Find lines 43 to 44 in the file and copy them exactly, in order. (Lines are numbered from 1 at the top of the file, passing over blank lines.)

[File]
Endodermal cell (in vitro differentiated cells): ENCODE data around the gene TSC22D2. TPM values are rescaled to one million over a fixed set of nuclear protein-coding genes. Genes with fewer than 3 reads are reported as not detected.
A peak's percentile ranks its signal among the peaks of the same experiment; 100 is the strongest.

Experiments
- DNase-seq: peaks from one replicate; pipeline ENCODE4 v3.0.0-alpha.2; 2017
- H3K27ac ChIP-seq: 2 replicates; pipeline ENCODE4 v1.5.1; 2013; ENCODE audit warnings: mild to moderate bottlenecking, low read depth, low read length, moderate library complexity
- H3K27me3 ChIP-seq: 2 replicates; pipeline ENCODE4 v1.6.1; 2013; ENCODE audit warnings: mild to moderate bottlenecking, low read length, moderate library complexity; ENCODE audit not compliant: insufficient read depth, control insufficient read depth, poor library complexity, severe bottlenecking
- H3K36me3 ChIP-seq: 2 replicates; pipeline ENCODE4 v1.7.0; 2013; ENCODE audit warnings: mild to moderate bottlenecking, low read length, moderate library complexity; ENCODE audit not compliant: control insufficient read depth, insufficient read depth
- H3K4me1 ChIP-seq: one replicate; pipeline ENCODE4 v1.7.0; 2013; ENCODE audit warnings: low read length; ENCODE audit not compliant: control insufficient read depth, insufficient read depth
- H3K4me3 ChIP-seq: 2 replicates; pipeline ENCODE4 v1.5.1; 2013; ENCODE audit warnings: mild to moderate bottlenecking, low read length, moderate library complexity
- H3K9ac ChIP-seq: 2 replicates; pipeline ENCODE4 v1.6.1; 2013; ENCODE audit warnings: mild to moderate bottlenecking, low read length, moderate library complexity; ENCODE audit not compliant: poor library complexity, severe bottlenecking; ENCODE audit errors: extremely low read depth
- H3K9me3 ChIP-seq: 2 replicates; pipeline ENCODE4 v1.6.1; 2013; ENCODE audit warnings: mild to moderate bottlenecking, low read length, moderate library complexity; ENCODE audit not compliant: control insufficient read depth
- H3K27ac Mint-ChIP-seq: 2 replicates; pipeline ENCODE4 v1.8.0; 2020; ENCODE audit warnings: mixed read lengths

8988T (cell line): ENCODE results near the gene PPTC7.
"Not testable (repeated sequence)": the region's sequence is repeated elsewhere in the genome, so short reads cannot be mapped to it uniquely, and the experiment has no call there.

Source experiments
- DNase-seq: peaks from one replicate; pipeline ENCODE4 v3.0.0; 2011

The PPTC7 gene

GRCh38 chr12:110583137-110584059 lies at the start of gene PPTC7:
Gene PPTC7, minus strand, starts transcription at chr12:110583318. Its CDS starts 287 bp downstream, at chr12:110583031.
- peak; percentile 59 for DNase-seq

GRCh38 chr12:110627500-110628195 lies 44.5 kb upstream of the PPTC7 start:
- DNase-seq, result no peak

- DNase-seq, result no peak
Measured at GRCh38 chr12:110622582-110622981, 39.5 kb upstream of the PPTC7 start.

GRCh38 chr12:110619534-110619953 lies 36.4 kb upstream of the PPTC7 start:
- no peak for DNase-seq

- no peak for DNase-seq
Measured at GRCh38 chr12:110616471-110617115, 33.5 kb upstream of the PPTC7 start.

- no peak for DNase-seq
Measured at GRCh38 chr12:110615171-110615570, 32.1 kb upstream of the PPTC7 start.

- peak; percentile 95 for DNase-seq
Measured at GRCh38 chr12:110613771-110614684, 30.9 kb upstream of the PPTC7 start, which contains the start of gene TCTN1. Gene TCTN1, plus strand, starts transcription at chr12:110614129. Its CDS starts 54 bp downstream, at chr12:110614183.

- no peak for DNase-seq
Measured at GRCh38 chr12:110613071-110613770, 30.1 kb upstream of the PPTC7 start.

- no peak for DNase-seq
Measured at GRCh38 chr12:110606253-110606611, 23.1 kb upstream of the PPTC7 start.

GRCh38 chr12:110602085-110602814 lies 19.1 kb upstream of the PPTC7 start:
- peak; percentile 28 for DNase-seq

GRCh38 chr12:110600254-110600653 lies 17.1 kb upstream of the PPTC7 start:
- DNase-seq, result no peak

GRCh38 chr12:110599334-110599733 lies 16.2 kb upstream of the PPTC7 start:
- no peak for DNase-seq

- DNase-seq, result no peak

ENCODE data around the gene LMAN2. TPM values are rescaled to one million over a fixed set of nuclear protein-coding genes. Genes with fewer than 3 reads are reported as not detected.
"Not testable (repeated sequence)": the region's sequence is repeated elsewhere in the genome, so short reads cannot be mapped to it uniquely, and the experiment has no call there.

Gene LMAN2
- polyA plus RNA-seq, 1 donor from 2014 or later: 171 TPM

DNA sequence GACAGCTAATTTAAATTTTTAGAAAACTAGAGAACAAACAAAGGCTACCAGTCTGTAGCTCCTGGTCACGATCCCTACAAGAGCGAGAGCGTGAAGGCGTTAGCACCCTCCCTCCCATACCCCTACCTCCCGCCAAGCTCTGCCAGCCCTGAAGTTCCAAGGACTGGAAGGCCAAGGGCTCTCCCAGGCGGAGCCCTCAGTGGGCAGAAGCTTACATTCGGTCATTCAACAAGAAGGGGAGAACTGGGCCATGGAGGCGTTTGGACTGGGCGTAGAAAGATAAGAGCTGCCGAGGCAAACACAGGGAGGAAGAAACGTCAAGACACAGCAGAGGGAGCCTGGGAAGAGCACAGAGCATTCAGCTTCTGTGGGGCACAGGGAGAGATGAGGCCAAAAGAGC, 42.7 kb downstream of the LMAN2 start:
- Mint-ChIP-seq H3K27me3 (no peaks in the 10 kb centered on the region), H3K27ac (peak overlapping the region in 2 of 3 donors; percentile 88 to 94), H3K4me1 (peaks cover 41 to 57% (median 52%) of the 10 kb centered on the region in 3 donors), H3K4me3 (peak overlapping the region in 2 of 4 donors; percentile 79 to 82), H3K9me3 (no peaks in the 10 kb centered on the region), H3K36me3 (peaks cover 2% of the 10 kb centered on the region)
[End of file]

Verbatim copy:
- DNase-seq, result no peak

ENCODE data around the gene LMAN2. TPM values are rescaled to one million over a fixed set of nuclear protein-coding genes. Genes with fewer than 3 reads are reported as not detected.